Portland developers hope to build a $43 million hotel in downtown Salem, if they can raise enough money through a so-called opportunity zone that gives investors tax breaks to help pay for economic development projects.

The proposal "is for a 123-room hotel, with a lobby bar and a rooftop bar," said Kristin Retherford, Salem's urban development director. "It will be a suite-style property with studio and one-bedroom suites designed for extended stays."

The proposed location, 195 Commercial St. SE, is an old parking structure across the street from the Salem Convention Center and near Salem's Riverfront Park.

Records show Chris Duffin, president of LMC Construction in Tualatin, purchased the property for $550,000 through CJD Holdings in March.

"He asked us to take a look at it for him as a potential developer," said Vanessa Sturgeon with Portland-based Sturgeon Development Partners.

Sturgeon said a hotel study they commissioned showed a clear need for more hotel rooms in the area.

The hotel will be geared toward serving legislators, business officials and people who come into town as adjuncts for nearby colleges but don't want an apartment, she said. Sturgeon said it was too early to tell what the room rates would be.

Retherford said the hotel proposal already went through a pre-application conference with the city and goes before Salem's Historic Landmarks Commission on Dec. 20. The commission issues advice on historic structures and sites to the Salem City Council.

"The project will also require historic design review before the Historic Landmarks Commission and a separate application for site plan review," city spokesman Kenny Larson said. "Neither the historic design review or site plan review applications have been submitted yet."

"We're in a position to demolish that parking garage as soon as we have a permit to do so," Sturgeon said.

Larson said developers have applied to demolish the structure.

Sturgeon said groundbreaking for the project depends on how long Salem takes to process permits.

Developers seek to bring $43 million hotel to downtown Salem at the i7293ad4a-6d56-42d5-becf-8d81f5b56d47-Downtown_Development_ar_01_1544311426061.jpg
Developers seek to bring $43 million hotel to downtown Salem at the intersection of Commercial St. SE and Ferry St. SE. Photographed in Salem on Thursday, Dec. 6, 2018.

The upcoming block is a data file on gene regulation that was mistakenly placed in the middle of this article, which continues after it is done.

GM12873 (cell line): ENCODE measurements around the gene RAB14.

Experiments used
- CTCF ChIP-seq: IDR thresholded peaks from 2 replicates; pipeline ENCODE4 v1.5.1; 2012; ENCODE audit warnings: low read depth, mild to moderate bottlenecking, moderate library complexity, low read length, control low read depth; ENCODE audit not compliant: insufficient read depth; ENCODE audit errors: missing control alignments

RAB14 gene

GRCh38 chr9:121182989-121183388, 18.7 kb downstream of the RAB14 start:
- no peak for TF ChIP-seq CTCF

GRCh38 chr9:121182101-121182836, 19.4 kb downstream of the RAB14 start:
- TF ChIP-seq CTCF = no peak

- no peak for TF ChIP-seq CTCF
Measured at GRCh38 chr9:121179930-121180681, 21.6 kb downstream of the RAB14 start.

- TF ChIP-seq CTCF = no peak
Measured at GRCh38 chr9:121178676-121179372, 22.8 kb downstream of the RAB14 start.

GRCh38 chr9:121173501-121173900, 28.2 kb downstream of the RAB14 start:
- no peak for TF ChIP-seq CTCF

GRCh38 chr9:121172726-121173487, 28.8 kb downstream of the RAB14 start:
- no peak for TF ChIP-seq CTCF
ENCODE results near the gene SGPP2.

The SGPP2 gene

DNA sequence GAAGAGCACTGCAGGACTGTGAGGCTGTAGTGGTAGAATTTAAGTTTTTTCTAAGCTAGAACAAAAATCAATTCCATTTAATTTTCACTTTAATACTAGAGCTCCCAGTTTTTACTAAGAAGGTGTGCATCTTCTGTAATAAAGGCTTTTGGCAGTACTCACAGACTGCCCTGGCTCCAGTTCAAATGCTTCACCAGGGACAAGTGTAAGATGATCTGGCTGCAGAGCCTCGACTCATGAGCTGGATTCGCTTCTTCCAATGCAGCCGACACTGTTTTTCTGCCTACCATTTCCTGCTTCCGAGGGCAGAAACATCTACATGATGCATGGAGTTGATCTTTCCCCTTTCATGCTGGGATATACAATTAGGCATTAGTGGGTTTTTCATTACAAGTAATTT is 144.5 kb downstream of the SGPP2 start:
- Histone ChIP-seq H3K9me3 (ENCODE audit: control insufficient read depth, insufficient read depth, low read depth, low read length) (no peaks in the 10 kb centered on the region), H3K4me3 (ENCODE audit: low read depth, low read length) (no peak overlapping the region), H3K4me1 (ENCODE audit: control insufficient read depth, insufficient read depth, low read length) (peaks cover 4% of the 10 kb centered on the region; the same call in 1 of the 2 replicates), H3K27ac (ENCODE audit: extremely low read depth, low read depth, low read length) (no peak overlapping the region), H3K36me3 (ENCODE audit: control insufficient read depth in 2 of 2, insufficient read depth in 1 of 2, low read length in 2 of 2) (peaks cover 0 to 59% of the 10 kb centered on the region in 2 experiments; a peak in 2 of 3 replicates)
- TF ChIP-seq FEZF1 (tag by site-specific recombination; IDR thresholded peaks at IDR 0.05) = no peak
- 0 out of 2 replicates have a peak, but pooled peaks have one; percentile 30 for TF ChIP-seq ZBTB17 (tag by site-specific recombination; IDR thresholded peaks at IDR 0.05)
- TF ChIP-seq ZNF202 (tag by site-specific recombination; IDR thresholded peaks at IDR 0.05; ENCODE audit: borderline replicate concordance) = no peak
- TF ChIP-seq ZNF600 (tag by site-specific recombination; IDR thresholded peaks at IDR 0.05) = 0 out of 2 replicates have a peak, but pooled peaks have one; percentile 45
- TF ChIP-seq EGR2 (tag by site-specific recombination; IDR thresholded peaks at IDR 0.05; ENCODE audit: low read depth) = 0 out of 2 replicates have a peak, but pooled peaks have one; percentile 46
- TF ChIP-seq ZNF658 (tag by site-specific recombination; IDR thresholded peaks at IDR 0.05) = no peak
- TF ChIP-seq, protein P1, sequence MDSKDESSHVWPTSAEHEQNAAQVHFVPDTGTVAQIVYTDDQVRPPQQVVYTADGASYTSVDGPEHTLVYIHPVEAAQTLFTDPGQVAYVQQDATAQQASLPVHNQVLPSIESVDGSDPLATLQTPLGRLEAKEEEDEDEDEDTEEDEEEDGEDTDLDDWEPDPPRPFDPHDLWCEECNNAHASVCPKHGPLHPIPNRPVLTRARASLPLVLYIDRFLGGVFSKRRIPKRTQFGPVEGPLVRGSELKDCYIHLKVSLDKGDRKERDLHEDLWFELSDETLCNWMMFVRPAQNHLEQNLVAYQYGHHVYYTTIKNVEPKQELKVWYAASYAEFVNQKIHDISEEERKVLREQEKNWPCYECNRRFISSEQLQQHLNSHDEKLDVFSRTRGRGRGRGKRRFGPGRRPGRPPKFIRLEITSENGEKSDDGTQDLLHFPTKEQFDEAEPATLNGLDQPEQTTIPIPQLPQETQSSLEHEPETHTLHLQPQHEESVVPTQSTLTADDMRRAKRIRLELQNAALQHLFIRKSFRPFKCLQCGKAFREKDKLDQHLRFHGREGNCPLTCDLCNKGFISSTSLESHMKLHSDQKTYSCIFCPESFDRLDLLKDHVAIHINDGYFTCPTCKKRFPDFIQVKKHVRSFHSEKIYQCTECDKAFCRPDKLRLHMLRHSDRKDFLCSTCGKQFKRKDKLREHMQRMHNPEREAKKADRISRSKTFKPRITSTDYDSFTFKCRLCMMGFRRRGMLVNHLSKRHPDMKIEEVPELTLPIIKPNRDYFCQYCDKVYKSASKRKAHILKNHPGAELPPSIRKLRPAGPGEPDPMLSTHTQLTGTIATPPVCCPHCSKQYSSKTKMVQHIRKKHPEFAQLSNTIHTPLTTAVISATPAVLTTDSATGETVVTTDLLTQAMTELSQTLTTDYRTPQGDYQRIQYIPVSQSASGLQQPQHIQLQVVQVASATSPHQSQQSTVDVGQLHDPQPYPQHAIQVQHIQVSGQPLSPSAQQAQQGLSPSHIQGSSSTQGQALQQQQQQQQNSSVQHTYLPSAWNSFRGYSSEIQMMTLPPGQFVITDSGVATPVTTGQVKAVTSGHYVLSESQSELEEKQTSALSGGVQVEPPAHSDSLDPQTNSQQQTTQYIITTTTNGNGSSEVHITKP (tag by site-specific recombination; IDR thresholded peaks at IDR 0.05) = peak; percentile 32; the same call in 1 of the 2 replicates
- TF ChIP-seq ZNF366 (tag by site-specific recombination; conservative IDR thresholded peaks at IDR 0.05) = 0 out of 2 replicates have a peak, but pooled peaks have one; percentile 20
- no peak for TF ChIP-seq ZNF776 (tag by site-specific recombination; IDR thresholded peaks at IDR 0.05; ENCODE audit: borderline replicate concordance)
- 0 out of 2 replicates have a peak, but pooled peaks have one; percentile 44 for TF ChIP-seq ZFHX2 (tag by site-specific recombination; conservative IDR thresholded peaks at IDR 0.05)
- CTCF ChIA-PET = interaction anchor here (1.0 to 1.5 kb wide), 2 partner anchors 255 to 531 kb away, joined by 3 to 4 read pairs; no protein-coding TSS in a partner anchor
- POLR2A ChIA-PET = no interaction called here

ANNA REED / Statesman Journal

Sturgeon also is looking at building a mixed-use tower in Portland as part of their qualified opportunity fund proposal.

"This is an opportunity to combine investing and tax incentives with revitalization of underdeveloped neighborhoods," Sturgeon said.

"Redevelopment of these sites will remove the existing structures, which are unsightly and dangerous, create hundreds of construction jobs for Oregon, and provide much-needed space for commercial and residential use," she said.

Opportunity zones, part of the Tax Cuts and Jobs Act that became law in 2017, encourage development by basically giving investors a capital gains tax break. The Internal Revenue Service has called the zones an "economic development tool."

Development officials say with the approximately $330 million fund for the Salem and Portland projects, investors will become part of a limited liability company that retains ownership of the projects.

Sturgeon said to build the Salem hotel, they need to raise $25 million through the qualified opportunity fund. The rest they can drum up through other sources.

Investors have until March 31 to commit money. "We have had money committed," Sturgeon said, though she declined to disclose how much "because it's a securities offering."

Oregon has opportunity zones spread across the state, from Salem to Medford to Klamath Falls, according to Business Oregon, the state's economic development agency.

Two developments near the proposed Salem hotel site received taxpayer subsidies through Salem's Urban Renewal Agency.

The Park Front office building at 235 Front St. SE was completed this year, and The Court Yard apartment complex at 245 Court St. NE, which is expected to finish in early 2019.

Retherford said developers haven’t asked for urban renewal funding to date, but “I wouldn’t rule it out in the future.”

Email jbach@statesmanjournal.com, call (503) 399-6714 or follow on Twitter @jonathanmbach.